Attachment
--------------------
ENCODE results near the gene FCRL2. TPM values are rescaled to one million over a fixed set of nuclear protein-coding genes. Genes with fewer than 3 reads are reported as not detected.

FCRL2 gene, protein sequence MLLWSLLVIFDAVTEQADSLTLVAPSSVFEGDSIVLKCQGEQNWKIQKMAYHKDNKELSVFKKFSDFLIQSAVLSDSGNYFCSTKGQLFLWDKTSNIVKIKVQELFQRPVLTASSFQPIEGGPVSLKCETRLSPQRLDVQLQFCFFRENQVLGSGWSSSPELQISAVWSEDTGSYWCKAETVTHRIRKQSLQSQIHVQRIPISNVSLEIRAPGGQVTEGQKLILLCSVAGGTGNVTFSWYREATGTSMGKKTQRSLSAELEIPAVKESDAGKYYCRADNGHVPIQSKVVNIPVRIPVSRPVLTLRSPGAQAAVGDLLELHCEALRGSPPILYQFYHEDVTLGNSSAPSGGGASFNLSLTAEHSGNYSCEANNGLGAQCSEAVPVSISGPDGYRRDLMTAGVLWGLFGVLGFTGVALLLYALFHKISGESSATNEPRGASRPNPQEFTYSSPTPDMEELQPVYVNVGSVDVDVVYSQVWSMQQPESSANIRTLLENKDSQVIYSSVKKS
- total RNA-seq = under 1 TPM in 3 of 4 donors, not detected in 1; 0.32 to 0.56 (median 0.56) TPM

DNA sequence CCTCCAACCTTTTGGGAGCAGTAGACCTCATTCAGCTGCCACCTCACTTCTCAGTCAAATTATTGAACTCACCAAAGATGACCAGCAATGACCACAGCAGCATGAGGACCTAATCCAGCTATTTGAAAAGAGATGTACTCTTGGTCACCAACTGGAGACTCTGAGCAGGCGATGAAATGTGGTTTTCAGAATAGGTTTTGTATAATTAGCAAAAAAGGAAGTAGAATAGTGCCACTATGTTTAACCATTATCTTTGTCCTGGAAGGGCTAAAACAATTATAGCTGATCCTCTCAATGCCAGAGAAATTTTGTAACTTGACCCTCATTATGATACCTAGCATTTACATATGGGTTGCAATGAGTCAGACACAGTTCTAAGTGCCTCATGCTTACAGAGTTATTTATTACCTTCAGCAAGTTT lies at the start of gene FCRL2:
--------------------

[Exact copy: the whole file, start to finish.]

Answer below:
ENCODE results near the gene FCRL2. TPM values are rescaled to one million over a fixed set of nuclear protein-coding genes. Genes with fewer than 3 reads are reported as not detected.

FCRL2 gene, protein sequence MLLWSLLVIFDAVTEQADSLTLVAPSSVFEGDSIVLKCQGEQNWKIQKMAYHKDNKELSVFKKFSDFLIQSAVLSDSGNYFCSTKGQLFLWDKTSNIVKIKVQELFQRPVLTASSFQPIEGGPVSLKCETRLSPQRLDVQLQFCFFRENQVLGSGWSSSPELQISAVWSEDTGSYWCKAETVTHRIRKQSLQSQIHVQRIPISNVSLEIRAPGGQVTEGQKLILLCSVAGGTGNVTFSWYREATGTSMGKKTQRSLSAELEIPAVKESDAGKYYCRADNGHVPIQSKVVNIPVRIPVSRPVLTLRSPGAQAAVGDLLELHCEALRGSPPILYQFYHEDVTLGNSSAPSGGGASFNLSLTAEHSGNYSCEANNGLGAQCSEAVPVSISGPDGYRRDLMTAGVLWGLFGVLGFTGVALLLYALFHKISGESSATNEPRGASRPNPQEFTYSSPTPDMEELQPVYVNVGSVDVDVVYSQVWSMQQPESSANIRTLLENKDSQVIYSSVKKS
- total RNA-seq = under 1 TPM in 3 of 4 donors, not detected in 1; 0.32 to 0.56 (median 0.56) TPM

DNA sequence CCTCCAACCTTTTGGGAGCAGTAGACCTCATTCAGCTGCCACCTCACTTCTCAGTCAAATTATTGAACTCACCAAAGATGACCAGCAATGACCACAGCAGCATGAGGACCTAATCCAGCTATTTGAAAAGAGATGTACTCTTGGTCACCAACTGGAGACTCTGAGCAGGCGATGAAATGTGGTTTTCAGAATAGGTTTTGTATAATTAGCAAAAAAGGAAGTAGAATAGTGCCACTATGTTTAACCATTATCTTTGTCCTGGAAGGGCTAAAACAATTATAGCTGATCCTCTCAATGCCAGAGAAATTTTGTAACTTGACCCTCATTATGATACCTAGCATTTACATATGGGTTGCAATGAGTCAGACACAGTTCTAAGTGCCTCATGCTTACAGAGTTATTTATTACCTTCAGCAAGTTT lies at the start of gene FCRL2: